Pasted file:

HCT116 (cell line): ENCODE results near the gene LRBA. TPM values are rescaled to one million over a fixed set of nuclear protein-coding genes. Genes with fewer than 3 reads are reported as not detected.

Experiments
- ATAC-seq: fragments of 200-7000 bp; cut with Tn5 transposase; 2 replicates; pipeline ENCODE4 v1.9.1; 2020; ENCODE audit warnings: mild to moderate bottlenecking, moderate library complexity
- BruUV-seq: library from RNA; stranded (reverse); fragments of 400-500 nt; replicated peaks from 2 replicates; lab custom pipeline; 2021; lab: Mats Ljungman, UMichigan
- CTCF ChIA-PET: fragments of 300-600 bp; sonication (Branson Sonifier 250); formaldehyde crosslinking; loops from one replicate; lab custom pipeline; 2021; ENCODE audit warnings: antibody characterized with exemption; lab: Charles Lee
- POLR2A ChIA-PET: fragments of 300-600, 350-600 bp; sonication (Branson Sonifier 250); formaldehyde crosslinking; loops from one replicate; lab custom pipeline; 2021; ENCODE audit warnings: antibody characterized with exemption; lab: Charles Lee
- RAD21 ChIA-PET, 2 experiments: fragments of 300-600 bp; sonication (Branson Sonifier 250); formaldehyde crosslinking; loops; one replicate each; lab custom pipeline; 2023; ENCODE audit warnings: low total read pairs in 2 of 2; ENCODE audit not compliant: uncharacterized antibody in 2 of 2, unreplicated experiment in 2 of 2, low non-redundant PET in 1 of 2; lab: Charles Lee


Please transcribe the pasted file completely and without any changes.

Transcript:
HCT116 (cell line): ENCODE results near the gene LRBA. TPM values are rescaled to one million over a fixed set of nuclear protein-coding genes. Genes with fewer than 3 reads are reported as not detected.

Experiments
- ATAC-seq: fragments of 200-7000 bp; cut with Tn5 transposase; 2 replicates; pipeline ENCODE4 v1.9.1; 2020; ENCODE audit warnings: mild to moderate bottlenecking, moderate library complexity
- BruUV-seq: library from RNA; stranded (reverse); fragments of 400-500 nt; replicated peaks from 2 replicates; lab custom pipeline; 2021; lab: Mats Ljungman, UMichigan
- CTCF ChIA-PET: fragments of 300-600 bp; sonication (Branson Sonifier 250); formaldehyde crosslinking; loops from one replicate; lab custom pipeline; 2021; ENCODE audit warnings: antibody characterized with exemption; lab: Charles Lee
- POLR2A ChIA-PET: fragments of 300-600, 350-600 bp; sonication (Branson Sonifier 250); formaldehyde crosslinking; loops from one replicate; lab custom pipeline; 2021; ENCODE audit warnings: antibody characterized with exemption; lab: Charles Lee
- RAD21 ChIA-PET, 2 experiments: fragments of 300-600 bp; sonication (Branson Sonifier 250); formaldehyde crosslinking; loops; one replicate each; lab custom pipeline; 2023; ENCODE audit warnings: low total read pairs in 2 of 2; ENCODE audit not compliant: uncharacterized antibody in 2 of 2, unreplicated experiment in 2 of 2, low non-redundant PET in 1 of 2; lab: Charles Lee